What I Shed Today

lightening up a little at a time

– underbed storage containers

On the first page of almost anything written about organization, you’ll probably read, “a place for everything, and everything in its place.” It makes sense. If clutter is something out of place, it can’t stop being clutter till it has a place and is in it.

For years, Nimue and I knew we had a clutter problem. But we thought our trouble was we didn’t have places enough. So we studied closet organization systems like they were guides to the Holy Grail. I built so many shelves, it appeared I’d opened a small furniture factory. We went on an organizational pilgrimage … to IKEA. And we bought storage containers in great variety and quantity.

Now we think that, though it’s true that everything should have a place, it’s not that we didn’t have enough places. We had too much stuff. Stuff we used often enough we thought we should have extras. Stuff we used seldom. Stuff we never used, but planned to someday. Stuff we never used because it was broken, but imagined we might repair. Stuff we didn’t like, but kept because someone gave it to us. Stuff we once used, but didn’t anymore, but kept because we paid good money for it. Stuff we didn’t want, but thought someone might, so we kept it in hopes that person would knock on the door and ask for it.

All that stuff did need a lot of containers … so many that they became just more stuff to keep ordered, clean, and in its right place.

Now that we’ve been shedding possessions that we don’t like or don’t use, we need fewer storage containers. Like these under-bed jobs that look great because they claimed “wasted space” that otherwise just bred dust-kittens. For me, however, they just became black holes of out-of-sight, out-of-mindness. Nimue put winter clothes in hers … but our mild winter weather didn’t encourage getting them out.


We freed them up by giving away most of those clothes. Now the containers are going, too. Maybe they’ll work better for someone else. We sold two the other day. Two more are available on craigslist.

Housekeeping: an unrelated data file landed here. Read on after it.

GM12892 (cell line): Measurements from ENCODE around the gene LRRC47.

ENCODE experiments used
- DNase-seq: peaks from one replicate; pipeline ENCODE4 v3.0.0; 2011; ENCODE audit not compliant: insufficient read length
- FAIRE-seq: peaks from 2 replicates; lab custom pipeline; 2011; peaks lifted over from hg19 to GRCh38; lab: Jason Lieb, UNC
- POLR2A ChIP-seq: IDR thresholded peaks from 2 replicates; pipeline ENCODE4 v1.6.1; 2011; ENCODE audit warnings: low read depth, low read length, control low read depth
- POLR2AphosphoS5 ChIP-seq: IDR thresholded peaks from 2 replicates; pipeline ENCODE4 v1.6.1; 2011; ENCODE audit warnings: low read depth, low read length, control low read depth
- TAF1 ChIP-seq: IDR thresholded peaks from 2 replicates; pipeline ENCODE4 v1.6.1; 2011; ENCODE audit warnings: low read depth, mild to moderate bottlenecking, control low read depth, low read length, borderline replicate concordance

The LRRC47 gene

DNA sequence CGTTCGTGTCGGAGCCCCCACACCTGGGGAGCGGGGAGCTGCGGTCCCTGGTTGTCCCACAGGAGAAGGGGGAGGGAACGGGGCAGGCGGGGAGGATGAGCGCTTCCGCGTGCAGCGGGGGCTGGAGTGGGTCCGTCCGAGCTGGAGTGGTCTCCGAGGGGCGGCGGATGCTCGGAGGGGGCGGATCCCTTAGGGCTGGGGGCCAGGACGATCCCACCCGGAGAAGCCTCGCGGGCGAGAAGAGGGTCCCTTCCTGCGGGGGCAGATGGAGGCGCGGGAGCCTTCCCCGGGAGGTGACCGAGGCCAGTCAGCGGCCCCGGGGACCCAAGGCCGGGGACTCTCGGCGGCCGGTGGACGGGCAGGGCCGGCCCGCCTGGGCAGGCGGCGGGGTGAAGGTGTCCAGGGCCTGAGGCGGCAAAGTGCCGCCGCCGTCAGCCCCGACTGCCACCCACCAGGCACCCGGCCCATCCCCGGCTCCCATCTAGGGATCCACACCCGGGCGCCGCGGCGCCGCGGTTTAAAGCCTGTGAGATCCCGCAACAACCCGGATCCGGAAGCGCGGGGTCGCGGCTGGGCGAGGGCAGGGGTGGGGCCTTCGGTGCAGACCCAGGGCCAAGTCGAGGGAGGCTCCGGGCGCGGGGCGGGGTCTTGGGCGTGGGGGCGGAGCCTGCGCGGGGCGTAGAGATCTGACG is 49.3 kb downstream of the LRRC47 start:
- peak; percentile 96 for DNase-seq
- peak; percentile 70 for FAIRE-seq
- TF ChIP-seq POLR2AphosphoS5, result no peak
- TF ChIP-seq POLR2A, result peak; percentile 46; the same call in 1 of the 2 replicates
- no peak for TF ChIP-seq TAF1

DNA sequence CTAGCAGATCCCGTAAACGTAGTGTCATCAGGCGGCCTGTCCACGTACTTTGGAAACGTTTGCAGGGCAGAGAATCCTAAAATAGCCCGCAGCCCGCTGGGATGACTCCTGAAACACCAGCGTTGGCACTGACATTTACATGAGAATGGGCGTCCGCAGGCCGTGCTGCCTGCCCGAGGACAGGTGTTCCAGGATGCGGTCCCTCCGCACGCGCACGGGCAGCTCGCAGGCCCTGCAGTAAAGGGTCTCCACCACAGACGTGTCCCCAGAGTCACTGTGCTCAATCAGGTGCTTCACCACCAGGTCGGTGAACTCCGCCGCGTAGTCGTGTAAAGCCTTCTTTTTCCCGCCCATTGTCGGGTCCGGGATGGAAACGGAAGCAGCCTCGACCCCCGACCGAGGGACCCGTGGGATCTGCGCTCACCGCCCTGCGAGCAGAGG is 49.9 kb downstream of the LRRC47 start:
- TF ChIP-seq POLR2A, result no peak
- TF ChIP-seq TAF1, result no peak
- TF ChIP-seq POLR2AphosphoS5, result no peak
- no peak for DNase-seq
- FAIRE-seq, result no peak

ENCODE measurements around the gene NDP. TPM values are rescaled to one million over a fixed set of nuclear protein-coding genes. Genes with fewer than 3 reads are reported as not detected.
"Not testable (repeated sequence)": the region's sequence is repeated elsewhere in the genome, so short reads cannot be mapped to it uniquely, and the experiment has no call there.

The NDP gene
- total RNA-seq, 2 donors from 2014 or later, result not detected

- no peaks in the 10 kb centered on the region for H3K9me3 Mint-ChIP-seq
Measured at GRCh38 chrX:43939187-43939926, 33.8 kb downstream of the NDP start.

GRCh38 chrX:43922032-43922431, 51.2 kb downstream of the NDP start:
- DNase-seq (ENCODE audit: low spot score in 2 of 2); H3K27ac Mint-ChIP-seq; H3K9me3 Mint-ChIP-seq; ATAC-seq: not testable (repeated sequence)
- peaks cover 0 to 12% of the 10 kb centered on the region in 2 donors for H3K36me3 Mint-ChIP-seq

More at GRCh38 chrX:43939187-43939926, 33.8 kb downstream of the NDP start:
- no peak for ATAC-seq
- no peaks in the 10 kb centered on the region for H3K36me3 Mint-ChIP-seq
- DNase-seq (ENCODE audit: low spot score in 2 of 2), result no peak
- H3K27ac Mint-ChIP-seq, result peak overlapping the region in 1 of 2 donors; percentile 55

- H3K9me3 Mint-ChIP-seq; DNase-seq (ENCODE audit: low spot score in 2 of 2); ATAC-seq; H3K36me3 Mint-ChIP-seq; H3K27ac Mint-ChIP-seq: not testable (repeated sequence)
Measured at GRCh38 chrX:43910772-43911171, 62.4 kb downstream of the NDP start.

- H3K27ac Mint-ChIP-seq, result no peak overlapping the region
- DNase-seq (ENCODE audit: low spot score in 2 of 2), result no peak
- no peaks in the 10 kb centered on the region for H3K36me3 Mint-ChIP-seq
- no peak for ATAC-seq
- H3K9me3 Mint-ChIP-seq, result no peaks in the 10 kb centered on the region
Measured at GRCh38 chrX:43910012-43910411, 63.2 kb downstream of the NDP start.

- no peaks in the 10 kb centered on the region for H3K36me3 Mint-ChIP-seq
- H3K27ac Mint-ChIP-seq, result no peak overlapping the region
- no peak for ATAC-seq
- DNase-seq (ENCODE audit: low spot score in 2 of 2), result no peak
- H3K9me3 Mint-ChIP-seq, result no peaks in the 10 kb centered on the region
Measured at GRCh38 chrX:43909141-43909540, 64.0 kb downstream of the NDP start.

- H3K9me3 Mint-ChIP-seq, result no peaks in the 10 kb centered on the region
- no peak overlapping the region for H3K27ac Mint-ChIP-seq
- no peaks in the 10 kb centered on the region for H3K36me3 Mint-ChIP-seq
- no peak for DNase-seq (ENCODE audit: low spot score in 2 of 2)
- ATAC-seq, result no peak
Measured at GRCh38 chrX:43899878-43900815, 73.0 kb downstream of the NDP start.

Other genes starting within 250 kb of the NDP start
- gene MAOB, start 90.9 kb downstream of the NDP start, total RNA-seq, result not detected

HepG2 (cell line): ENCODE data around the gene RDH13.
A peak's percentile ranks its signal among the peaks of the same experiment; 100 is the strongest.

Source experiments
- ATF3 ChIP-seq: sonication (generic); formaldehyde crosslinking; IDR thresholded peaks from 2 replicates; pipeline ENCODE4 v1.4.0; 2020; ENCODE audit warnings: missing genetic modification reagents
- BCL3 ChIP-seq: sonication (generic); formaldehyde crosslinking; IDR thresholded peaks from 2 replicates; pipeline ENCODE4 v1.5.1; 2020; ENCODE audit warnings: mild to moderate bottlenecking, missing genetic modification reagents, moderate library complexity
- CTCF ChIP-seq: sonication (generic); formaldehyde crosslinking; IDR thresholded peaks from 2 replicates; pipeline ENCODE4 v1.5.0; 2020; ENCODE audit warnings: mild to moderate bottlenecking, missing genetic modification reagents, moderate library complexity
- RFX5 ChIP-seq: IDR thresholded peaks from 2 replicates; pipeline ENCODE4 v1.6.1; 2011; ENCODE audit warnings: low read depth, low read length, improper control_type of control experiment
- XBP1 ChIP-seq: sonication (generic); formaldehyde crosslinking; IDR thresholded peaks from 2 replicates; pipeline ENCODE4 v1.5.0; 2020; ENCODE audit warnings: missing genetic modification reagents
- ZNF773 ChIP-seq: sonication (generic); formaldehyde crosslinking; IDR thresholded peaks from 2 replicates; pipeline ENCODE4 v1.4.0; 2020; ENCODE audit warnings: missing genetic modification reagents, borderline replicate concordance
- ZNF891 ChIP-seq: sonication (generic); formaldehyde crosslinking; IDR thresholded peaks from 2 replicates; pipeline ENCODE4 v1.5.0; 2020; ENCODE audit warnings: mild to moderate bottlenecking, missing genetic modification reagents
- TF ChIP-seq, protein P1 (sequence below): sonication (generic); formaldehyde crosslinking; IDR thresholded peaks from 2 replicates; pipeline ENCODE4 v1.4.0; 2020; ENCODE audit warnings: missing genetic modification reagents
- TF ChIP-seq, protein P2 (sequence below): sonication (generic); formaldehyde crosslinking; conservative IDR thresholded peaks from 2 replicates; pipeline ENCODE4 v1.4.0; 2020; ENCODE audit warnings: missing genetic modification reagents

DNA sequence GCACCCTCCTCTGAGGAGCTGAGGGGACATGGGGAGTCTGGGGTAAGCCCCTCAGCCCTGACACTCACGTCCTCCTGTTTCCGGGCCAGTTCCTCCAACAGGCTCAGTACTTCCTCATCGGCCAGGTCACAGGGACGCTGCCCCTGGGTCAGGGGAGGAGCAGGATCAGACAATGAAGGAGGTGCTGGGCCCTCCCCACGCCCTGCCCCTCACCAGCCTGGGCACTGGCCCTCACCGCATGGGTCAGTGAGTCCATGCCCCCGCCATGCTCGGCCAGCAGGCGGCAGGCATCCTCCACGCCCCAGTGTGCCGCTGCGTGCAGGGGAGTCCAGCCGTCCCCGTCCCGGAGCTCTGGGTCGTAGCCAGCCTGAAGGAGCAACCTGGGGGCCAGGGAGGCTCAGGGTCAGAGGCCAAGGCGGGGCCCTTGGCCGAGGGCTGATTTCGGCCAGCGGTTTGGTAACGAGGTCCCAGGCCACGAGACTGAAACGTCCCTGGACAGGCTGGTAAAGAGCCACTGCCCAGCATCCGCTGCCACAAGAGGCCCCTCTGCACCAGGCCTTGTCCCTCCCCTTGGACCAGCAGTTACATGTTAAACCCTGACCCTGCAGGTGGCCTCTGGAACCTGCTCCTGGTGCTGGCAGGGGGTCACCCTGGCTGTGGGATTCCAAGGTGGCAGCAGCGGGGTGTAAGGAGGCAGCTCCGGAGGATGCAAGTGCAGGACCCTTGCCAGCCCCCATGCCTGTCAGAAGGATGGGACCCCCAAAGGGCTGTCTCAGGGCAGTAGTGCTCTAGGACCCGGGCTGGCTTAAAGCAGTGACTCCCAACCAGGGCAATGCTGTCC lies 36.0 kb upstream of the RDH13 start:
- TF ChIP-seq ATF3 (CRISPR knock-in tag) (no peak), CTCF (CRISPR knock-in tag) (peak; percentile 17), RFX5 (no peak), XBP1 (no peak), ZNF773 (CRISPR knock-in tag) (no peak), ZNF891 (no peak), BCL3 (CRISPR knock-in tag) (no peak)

shedding style: resell
destination: craigslist

Comments welcome … is your desire for containers contained? (We’re still fools for those clear plastic “shoeboxes.”)


– (not very) light fixture

What I shed today is about lightening up … today we took our mission in a slightly different sense. Let me illumine you.…

Our home’s stairwell and small landing at its top have been only faintly lit by a rather puzzling choice of fixture that uses US E12 bulbs—the same as those in nightlights.


No “sink cost fallacy” is going to keep us from shedding this lamp.

Not only were we underwhelmed by its performance, we couldn’t muster any appreciation for its carriage-lamp style. So today we stopped cursing the dark and installed aircraft landing strip lights in its place.

Please forgive the odd stacks of building materials; we're re-modeling. At least now you won't trip over them in the dark!

Hiya! Please forgive the odd stacks of building materials; we’re re-modeling. At least now we won’t trip over them in the dark!

I feel badly giving away something so lame, but perhaps someone renovating a haunted house will think the old light is a great find. To the used-building-materials thrift store it goes.

shedding style: give away
destination: Habitat for Humanity ReStore

Comments welcome … might some different lighting, er, fixture you up, too?

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– pair of license plates

Yanking and shoving tools and supplies on my garage shelves into (slightly) better order, a box corner caught on something flexible yet firm. What’s fallen down there? I wondered, reaching bravely into the dim, cob-webby corner. My hand brought out not spiders (most of which are harmless, right?), but two old license plates.


I don’t recall or recognize them as any of mine; they must’ve been lost by some previous owner of our house. They failed the test of the Morris Rule (neither useful nor beautiful), and ordinarily I would’ve tossed them in our nearest recycling bin, but one commemorated the 1996 Centennial Olympic Games (which were hosted by Atlanta with the help of the rest of the state). And, practiced as I’ve tried to become at refusing it, I fell again for one of my favorite rationalizations to fail to shed: “I don’t want this, but someone surely would.”

How to find that interested collector, though? I tried posting an ad to the “free stuff” category on craiglist and had an inquiry within minutes. Success! I thought, smugly dismissing the reservations I’d felt.

… I fell again for one of my favorite rationalizations to fail to shed: “I don’t want this, but someone surely would.”

But Kenny never came to collect the plates, though I left them leaning on the mailbox post for two days. A second caller’s passionate promise of interest also evaporated overnight. Apparently a challenge of giving something away for nothing is that nothing is the value that may be put on it in our consumer culture.

John, however, was a craigslister of his e-mailed and telephoned word, and he now possesses the plates. I doubt it makes the world a better place … but maybe there’s a slight net increase of happiness. I am, at least, a few ounces lighter.

shedding style: give away
destination: John’s collection

Comments welcome … shall we call a moratorium on collecting other people’s collections?

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